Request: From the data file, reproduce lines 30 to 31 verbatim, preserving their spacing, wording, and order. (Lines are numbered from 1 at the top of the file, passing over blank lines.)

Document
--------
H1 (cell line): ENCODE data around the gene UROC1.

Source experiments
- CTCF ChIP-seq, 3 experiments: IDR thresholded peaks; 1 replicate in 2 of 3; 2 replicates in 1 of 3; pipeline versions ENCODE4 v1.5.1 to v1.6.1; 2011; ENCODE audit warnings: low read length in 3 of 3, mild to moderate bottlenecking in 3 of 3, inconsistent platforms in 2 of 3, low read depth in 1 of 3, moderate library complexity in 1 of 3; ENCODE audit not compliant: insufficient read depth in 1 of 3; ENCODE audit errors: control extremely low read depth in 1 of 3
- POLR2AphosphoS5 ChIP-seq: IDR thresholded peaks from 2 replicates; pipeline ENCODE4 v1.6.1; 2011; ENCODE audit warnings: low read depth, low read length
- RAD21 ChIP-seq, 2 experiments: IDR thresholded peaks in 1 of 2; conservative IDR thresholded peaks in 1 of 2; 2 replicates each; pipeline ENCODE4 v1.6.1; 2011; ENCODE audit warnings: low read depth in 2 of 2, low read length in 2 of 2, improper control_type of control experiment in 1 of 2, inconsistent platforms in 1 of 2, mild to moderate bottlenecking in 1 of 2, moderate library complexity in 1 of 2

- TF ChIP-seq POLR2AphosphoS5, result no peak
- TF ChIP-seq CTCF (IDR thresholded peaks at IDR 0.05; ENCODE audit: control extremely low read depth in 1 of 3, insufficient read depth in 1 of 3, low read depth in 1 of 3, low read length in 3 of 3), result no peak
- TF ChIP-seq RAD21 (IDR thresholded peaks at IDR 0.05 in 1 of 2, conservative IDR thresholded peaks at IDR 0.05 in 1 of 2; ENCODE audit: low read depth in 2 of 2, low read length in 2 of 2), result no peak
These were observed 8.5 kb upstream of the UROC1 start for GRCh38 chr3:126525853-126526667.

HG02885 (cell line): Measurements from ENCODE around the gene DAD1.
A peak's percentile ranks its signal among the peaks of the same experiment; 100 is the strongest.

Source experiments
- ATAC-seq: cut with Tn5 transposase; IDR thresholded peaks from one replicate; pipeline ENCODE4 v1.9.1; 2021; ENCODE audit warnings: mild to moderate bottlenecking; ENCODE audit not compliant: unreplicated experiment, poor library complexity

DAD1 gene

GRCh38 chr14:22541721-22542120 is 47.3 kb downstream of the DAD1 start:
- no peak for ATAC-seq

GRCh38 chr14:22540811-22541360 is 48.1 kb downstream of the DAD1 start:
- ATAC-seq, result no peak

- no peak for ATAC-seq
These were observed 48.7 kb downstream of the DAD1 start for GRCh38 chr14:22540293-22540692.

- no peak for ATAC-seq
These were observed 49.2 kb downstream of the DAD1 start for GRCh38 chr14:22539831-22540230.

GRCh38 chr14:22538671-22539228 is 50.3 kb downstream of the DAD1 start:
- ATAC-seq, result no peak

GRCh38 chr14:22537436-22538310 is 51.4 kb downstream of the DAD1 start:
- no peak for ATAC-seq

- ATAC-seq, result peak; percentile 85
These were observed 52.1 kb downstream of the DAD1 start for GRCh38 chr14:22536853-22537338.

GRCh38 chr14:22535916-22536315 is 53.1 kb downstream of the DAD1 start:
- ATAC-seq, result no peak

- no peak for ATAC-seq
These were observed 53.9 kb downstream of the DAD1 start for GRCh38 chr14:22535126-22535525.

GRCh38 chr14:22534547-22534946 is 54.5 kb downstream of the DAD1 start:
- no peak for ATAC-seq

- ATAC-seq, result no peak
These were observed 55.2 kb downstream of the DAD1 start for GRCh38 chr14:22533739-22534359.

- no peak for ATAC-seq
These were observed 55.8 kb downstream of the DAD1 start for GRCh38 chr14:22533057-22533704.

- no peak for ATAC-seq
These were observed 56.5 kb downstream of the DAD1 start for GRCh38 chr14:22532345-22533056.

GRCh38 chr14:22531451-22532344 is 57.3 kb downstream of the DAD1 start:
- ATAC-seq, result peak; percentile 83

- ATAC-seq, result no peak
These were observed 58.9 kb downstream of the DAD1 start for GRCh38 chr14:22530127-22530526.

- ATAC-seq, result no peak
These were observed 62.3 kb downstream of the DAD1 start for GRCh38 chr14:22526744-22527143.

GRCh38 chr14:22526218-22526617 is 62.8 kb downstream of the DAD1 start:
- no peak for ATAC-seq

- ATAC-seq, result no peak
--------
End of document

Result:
- ATAC-seq, result no peak

- no peak for ATAC-seq